How to change the color of your Hydrangea plantTwo years ago we propagated our favorite flower, the Hydrangea. We wanted to create a variety of bloom colors for our Hydrangea loving customers, and to grab attention at the farmers market. Well, it worked. How did we do it? So, unlike most flowers, the lacecap and mophead hydrangeas can changes colors. Fortunately for us, it is as easy as changing the soil pH. Hydrangeas are the litmus test in the flower world. Below are the pH ranges, and resulting colors: Acid Soil (pH less than 6.0) Blue or Purple-Blue Flowers, Between Alkaline and Acidic (pH between 6 and 7) Purple of Bluish Pink Flowers, Alkaline Soil (pH greater than 7) Pink and Red Flowers How can you change the pH? You can get a pH soil test kit to be exact, but that is not me 😉 I had pink, and wanted blue, so I wanted to lower the pH to create a more acidic environment. To do this, I added aluminum sulfate (you could also use garden sulfur). I sprinkled it around my hydrangea beauties, scratched it into the soil, and waited for a big rain. To raise pH, you can use ground lime. Use the same technique. Good luck on changing your Hydrangea color!
Keeping Deer and Rabbit Out of The GardenOk, I know, I know, another post on keeping my garden safe from deer and rabbit. We live on a very open property in the Sierra Nevada Foothills, and there are quite a few deer families and jack rabbits that roam our property. I did not want to clog up our view with added fencing, but wanted to make sure I kept the furry critters away from my dahlias and other flowers this year. In my first post, Homemade Garlic Deer and Rabbit Repellent, I talk about protection for my garden using a garlic, cayenne pepper and egg spray. This works like a charm, but I wanted to add an additional deer and rabbit fencing as an outer layer of protection. I came up with an idea to combine fishing line and randomly placed shiny mylar ribbon to create an invisible fence. I bought some wooden stakes at the Home Depot and placed a few screws into the wood at 1′ and 4′. I put several of the stakes on the perimeter of my lower field to enclose the planting area. This was the start of my deer fence. I then took the monofilament fishing line and ran it from stake to stake, looping it around the screws as I walked. Then, at about 8′ intervals, I tied the mylar strips onto the fishing line. If you can’t find mylar, just use tinsel, or aluminum foil. The shiny strips move in the breeze and reflect light at night, and the cautious deer/rabbits avoid the area. Since placing the deer fence, I have yet to see any deer tracks in my garden. Hope this helps!!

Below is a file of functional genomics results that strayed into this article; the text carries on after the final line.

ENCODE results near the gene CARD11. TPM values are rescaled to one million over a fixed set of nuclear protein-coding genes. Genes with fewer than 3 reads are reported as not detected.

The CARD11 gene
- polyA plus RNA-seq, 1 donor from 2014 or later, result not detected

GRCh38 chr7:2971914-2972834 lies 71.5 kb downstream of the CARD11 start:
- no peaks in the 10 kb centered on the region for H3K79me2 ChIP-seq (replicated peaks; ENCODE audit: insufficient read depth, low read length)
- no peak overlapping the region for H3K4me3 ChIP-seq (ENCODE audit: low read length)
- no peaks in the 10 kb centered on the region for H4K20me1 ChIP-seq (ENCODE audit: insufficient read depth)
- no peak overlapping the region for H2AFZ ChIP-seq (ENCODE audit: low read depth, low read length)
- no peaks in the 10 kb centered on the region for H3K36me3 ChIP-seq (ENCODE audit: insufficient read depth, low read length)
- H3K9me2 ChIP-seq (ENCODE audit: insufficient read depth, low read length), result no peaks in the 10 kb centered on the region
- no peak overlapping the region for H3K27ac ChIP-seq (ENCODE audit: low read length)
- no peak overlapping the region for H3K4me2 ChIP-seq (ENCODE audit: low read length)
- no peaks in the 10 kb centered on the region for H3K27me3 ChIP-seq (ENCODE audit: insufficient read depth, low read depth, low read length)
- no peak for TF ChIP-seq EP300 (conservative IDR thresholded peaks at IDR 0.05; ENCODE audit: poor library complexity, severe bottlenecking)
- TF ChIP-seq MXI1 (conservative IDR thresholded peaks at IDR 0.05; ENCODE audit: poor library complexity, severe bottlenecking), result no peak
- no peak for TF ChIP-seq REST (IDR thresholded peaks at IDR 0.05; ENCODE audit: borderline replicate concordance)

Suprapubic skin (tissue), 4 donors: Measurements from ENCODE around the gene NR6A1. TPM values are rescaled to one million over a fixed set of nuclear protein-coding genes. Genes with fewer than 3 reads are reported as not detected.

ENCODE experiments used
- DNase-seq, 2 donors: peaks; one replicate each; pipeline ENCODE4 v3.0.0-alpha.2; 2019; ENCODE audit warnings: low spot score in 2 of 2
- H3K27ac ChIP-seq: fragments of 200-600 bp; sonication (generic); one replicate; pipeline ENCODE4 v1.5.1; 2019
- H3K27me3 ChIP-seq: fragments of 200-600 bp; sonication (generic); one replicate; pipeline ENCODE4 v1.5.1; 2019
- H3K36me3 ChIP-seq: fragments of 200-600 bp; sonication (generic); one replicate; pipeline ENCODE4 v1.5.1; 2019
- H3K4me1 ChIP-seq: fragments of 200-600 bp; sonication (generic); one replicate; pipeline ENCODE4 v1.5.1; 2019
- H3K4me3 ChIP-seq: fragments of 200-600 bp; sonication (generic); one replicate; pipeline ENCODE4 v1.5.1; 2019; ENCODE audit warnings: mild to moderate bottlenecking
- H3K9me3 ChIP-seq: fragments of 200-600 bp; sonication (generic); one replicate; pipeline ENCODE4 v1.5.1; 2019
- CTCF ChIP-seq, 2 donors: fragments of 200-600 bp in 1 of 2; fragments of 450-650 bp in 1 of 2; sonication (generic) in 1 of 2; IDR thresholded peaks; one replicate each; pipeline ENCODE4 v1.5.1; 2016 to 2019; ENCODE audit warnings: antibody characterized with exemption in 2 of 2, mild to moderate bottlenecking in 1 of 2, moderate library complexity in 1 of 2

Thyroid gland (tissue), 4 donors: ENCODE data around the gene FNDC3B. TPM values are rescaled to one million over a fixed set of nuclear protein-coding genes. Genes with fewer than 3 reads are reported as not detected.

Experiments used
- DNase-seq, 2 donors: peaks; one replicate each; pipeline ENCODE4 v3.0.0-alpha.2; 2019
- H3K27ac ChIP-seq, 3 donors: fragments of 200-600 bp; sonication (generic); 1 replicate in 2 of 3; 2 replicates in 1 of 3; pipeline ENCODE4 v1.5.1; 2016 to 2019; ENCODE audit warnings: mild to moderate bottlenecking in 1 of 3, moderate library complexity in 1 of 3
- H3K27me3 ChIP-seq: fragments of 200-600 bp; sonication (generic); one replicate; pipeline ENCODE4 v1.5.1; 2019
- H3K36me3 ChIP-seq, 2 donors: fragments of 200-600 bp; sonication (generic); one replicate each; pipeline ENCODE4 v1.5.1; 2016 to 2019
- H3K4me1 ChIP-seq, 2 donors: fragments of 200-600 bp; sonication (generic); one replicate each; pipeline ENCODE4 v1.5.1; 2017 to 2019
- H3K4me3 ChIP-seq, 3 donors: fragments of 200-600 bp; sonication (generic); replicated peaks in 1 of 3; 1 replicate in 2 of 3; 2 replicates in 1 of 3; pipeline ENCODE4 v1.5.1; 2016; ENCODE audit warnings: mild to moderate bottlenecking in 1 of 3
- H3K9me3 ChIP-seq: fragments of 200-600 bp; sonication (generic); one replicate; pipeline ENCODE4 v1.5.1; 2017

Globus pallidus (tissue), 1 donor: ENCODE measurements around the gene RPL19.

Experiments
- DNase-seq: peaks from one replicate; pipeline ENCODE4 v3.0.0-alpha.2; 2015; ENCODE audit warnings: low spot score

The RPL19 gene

Making Homemade Deer and Rabbit RepellentLast year I had some plants decimated by deer, and wanted to be proactive and get ahead of the curve. So I set out to make homemade deer repellent with common household items. Here is a list of what you will need:
- Peeled garlic cloves
- Cayenne Pepper
- Liquid soap
- Food Processor
- Boiling Water
Cuttings and Dividing Tubers: Dahlia PropagationStarting to propagate my dahlias this week, and using a couple of techniques. In this article i will outline how I am taking tuber cuttings to multiply my stock. First off, at the beginning of my season, i put my tubers into containers indoors, and cover them about half-way with potting soil so i can catch all the action. Depending on the type, and the warmth, it usually takes a few weeks before the eyes start sprouting, and another one or two before i can start propagating the dahlias. Below is an overview of the technique:
- Once the tuber has a number of sprouts, I select ones that are 3 or 4 inches in height for my cuttings. 2. Once I have selected a Dahlia shoot with two sets of leaves, I then use a sharp instrument (Exacto Knife), to take a cutting. Note: You want to get a bit of the dahlia tuber at the base to insure the best chances for rooting. 3. I take off the bottom set of leaves once I have the cutting. 4. This step is optional, but if you have rooting hormone, it can aid in getting the dahlia cutting to root more quickly. 5. Finally, take your cutting and place it in a mix of soil and vermiculite. The loose soil will give roots free reign, and encourage growth. Note: I also apply bottom heat and cover the cuttings with plastic to create a complete propagation environment. In about two weeks or so, the baby Dahlias will root. You can check by gently tugging on the cutting.